With 60 skills to master, you’ll be hard-pressed to unlock them all in a single playthrough. Luckily, you completionists can take comfort knowing there’s a New Game Plus mode waiting so that you can tie up any loose ends after the credits roll.
Out of the Shadows
When it comes to presentation, Shadow of the Tomb Raider absolutely shines. From its lifelike character models to its lifelike jungle vistas, the game delivers some of the best visuals seen this console generation. We reviewed the Xbox One version of the game on an Xbox One X, and were thoroughly impressed with both the game’s 4K and HDR performance on Microsoft’s premium console when playing the game on High-Resolution Mode. From the gorgeous high-res textures to the breathtaking and atmospheric lighting, this is a game that’s as easy on the eyes as Lara Croft herself. These stunning visuals do come at a cost though. High-Resolution Mode is locked at 30 FPS – a figure sure to frustrate framerate snobs.
The game’s High-Framerate Mode remedies this by scaling the visuals down to 1080p, delivering a rock-solid 60 FPS experience. Personally, I found myself playing the game in High-Resolution Mode when exploring the game to get the most immersive experience. However, I found the combat was more comfortable when playing with High-Framerate Mode enabled. Though I suspect this preference will vary from person to person.
Whichever way you slice it, Shadow of the Tomb Raider looks amazing. However, it’s not just its visuals that deserve praise. Composer Brian D’Oliveira’s score does an awesome job of pulling you into the jungle atmosphere. Many of the compositions feature pre-Colombia and South American instrumentation that fits the setting like a well-worn glove. Likewise, Camilla Luddington and Earl Baylon reprise their roles as Lara and her loyal companion Jonah, each delivering standout performances.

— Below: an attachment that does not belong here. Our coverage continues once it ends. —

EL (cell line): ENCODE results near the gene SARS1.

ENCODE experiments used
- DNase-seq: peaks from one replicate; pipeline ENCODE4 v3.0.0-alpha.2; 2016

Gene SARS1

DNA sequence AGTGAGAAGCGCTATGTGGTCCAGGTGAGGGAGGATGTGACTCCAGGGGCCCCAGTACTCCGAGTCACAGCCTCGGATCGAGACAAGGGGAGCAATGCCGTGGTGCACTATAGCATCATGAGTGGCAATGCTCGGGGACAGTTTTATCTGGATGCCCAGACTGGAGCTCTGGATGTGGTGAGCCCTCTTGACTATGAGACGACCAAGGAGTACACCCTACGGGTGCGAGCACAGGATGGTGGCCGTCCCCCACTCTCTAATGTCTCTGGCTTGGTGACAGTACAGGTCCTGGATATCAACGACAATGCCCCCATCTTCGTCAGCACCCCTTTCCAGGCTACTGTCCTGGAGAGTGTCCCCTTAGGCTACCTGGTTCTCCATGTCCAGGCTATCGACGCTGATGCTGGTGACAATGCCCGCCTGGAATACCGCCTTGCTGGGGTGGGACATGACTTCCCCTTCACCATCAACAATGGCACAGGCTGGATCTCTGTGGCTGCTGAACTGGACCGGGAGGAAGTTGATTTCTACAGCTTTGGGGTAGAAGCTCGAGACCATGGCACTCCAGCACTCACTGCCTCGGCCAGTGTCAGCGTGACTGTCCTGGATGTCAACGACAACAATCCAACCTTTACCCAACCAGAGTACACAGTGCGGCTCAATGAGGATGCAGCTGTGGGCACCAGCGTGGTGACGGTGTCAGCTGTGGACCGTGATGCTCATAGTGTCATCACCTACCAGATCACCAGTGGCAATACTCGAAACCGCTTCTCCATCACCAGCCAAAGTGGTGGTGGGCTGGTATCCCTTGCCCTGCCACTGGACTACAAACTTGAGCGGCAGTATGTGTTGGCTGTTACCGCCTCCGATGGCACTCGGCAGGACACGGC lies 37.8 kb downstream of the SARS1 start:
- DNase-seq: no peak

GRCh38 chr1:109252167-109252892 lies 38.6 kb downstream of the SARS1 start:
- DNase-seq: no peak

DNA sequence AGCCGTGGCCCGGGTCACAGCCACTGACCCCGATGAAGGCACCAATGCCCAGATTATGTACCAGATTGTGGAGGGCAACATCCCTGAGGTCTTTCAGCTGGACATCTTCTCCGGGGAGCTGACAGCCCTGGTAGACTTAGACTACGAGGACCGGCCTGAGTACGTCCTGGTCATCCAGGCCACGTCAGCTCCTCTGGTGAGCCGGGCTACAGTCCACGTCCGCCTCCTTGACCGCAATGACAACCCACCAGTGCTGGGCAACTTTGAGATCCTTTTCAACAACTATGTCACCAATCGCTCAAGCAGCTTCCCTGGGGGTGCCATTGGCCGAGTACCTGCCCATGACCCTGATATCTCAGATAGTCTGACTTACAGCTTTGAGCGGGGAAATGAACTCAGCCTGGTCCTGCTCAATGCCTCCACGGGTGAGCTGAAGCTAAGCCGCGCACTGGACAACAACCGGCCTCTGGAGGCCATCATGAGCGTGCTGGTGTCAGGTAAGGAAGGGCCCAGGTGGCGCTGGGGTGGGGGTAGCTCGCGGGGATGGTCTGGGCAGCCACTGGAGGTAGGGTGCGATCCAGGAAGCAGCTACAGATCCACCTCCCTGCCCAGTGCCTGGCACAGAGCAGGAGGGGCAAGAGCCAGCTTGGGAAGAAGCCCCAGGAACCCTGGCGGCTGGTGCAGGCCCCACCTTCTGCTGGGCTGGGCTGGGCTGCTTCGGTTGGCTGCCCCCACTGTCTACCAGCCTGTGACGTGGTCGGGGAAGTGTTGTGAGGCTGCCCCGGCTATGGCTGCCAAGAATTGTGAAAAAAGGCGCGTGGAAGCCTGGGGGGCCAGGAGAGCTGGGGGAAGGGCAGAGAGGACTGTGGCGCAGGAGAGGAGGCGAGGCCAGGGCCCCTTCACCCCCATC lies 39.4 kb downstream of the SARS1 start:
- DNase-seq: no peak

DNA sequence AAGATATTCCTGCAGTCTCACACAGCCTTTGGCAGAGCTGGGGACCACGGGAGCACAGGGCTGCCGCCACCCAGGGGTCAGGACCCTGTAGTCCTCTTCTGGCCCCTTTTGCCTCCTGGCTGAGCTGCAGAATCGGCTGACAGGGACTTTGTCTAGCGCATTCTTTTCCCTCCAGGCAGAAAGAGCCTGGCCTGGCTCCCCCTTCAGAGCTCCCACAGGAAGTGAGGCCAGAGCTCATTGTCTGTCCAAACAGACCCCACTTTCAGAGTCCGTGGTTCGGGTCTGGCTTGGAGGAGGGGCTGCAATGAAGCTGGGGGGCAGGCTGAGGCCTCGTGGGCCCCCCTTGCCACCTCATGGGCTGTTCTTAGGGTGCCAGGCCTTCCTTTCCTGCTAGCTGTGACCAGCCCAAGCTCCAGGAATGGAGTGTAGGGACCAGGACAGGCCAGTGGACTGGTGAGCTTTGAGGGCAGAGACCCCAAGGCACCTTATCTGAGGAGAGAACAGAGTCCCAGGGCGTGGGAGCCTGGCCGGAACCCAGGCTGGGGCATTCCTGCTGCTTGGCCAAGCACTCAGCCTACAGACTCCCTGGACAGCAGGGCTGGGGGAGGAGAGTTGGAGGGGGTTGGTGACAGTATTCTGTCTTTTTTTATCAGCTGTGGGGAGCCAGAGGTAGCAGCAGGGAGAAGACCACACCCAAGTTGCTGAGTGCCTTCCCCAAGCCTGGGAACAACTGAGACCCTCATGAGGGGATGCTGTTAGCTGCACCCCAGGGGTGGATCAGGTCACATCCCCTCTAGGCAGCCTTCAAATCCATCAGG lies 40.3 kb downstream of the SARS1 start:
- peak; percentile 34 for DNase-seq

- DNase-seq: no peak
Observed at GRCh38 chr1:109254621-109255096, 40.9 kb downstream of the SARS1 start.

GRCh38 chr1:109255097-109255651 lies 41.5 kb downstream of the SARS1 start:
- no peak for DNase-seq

Shadow of the Tomb Raider is certainly a treasure. But much like the ancient crypts she explores, there are a few pesky pitfalls that get in the way. When it comes to the game’s platforming sections, occasionally Lara gets a bit suicidal. I died more than a handful of times as I watched her lean towards a nearby ledge, indicating I was tilting my stick towards the next jump, only to have her to fly in the opposite direction and meet her bloody end in a pit of spikes or rushing river.
Another nagging feature is the muddy filter that covers the screen when Lara is wounded. Sure, it looks rough. But it also spotting whatever is attacking you a real headache in certain environments. Thankfully, this doesn’t rear its head too often, but it’s a real pain when it does.
While these issues are annoying, my biggest gripe is the story’s pacing. Shadow of the Tomb Raider tells a great tale, but the finale seems to come just as things start to get really interesting, making for a story that feels almost arbitrarily short. Still, it’s a hell of a ride while it lasts.
One for the History Books
Over the course of its 12-hour story, Shadow of the Tomb Raider tells a compelling tale of growth through sacrifice. Fortunately, Eidos Montréal has done a masterful job of evolving the classic Tomb Raider formula while sacrificing little in terms of quality. The game’s massive, living Peruvian landscape and bustling city of Paititi are unforgettable and provide the perfect playground for Lara to test her new stealth and traversal mechanics. With a greatly expanded sense of scale and gripping, personal narrative, Shadow of the Tomb Raider is Lara Croft at her very best.
Final Verdict: 4.5/5
Available on: Xbox One (Reviewed), PlayStation 4, PC ; Publisher: Square Enix ; Developer: Eidos Montréal, Crystal Dynamics ; Players: 1 ; Released: September 14, 2018; MSRP: $59.99
Full disclosure: This review is based on review code given to Hey Poor Player by the publisher.